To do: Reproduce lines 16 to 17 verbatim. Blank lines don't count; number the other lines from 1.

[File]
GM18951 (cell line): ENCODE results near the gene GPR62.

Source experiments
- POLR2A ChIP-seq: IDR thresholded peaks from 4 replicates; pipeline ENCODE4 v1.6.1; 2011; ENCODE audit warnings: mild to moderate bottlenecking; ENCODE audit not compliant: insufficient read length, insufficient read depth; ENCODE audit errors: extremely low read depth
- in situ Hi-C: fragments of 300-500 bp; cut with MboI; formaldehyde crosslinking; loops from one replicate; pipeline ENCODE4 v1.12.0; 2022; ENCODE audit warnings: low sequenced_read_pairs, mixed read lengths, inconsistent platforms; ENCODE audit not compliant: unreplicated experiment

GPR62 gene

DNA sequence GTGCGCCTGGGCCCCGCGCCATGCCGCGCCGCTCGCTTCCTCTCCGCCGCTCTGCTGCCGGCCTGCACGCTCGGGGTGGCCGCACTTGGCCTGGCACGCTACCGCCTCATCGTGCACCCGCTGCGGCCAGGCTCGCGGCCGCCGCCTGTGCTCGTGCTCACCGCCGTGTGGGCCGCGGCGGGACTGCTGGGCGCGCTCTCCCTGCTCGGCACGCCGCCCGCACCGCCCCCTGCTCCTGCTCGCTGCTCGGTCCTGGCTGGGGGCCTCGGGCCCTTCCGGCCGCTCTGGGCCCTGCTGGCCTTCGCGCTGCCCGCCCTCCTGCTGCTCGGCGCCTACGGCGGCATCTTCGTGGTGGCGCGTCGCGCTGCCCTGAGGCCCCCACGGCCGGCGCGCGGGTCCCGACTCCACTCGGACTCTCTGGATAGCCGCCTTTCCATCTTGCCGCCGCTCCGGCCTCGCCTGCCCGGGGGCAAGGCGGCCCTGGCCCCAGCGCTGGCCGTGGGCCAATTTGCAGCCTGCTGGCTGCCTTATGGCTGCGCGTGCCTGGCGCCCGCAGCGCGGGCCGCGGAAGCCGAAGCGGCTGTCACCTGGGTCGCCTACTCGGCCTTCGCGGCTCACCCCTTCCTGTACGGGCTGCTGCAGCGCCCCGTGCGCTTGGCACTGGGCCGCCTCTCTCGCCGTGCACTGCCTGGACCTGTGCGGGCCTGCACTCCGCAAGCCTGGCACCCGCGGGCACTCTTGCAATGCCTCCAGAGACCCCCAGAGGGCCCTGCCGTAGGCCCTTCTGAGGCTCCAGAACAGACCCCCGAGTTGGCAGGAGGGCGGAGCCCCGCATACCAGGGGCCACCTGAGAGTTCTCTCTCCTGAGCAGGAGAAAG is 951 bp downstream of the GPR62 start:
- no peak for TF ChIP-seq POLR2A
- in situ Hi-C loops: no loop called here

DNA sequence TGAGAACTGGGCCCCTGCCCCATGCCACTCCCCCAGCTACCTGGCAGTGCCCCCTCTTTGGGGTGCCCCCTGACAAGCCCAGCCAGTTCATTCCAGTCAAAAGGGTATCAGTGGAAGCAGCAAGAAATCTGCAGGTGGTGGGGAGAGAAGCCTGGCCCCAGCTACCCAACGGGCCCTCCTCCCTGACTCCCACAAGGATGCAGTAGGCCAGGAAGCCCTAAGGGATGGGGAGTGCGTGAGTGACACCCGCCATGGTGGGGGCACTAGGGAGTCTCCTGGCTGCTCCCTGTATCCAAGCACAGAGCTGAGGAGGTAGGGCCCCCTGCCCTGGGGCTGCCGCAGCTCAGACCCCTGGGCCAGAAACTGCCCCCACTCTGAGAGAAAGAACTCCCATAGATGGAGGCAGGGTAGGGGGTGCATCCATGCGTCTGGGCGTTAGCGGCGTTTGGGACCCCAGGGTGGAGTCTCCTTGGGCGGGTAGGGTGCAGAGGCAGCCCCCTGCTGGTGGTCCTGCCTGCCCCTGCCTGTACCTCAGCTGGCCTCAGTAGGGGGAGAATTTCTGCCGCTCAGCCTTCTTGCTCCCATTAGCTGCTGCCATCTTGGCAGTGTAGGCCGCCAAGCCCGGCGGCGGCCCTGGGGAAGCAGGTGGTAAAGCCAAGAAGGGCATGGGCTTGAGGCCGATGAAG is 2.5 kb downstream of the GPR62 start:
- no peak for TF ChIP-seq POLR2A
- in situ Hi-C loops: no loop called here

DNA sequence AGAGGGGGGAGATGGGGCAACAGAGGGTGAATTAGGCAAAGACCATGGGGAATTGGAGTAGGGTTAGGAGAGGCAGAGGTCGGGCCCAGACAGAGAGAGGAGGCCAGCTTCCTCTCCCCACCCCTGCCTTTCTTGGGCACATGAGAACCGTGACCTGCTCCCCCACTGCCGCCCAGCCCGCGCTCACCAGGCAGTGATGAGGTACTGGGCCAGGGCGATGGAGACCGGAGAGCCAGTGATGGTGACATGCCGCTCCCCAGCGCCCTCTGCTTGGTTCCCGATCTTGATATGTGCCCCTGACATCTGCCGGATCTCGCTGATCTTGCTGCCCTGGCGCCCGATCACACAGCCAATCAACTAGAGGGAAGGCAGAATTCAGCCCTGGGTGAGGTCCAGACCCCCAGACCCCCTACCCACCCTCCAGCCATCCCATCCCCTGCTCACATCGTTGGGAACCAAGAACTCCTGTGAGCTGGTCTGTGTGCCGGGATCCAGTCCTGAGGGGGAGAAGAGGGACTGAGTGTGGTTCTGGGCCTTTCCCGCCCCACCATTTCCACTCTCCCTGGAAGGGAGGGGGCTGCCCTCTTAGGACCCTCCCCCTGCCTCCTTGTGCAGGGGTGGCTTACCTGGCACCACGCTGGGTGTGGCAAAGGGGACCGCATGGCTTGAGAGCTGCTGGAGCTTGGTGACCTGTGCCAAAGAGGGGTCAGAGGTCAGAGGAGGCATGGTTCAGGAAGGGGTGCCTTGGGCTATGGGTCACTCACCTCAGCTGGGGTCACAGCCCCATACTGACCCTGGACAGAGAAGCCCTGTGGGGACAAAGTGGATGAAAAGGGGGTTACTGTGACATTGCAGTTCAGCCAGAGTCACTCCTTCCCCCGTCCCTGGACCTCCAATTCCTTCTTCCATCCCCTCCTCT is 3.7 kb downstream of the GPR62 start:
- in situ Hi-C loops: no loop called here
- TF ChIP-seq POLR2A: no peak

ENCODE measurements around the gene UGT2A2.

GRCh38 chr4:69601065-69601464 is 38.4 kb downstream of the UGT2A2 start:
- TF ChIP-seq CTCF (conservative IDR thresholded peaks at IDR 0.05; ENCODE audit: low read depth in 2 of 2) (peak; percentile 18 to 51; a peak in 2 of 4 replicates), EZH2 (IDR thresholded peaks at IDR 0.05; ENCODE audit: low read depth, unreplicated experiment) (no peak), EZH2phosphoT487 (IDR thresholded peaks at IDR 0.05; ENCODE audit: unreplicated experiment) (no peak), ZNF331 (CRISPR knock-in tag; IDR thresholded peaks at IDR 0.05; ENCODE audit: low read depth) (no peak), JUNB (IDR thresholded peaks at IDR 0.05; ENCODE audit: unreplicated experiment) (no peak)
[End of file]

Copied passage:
GRCh38 chr4:69601065-69601464 is 38.4 kb downstream of the UGT2A2 start:
- TF ChIP-seq CTCF (conservative IDR thresholded peaks at IDR 0.05; ENCODE audit: low read depth in 2 of 2) (peak; percentile 18 to 51; a peak in 2 of 4 replicates), EZH2 (IDR thresholded peaks at IDR 0.05; ENCODE audit: low read depth, unreplicated experiment) (no peak), EZH2phosphoT487 (IDR thresholded peaks at IDR 0.05; ENCODE audit: unreplicated experiment) (no peak), ZNF331 (CRISPR knock-in tag; IDR thresholded peaks at IDR 0.05; ENCODE audit: low read depth) (no peak), JUNB (IDR thresholded peaks at IDR 0.05; ENCODE audit: unreplicated experiment) (no peak)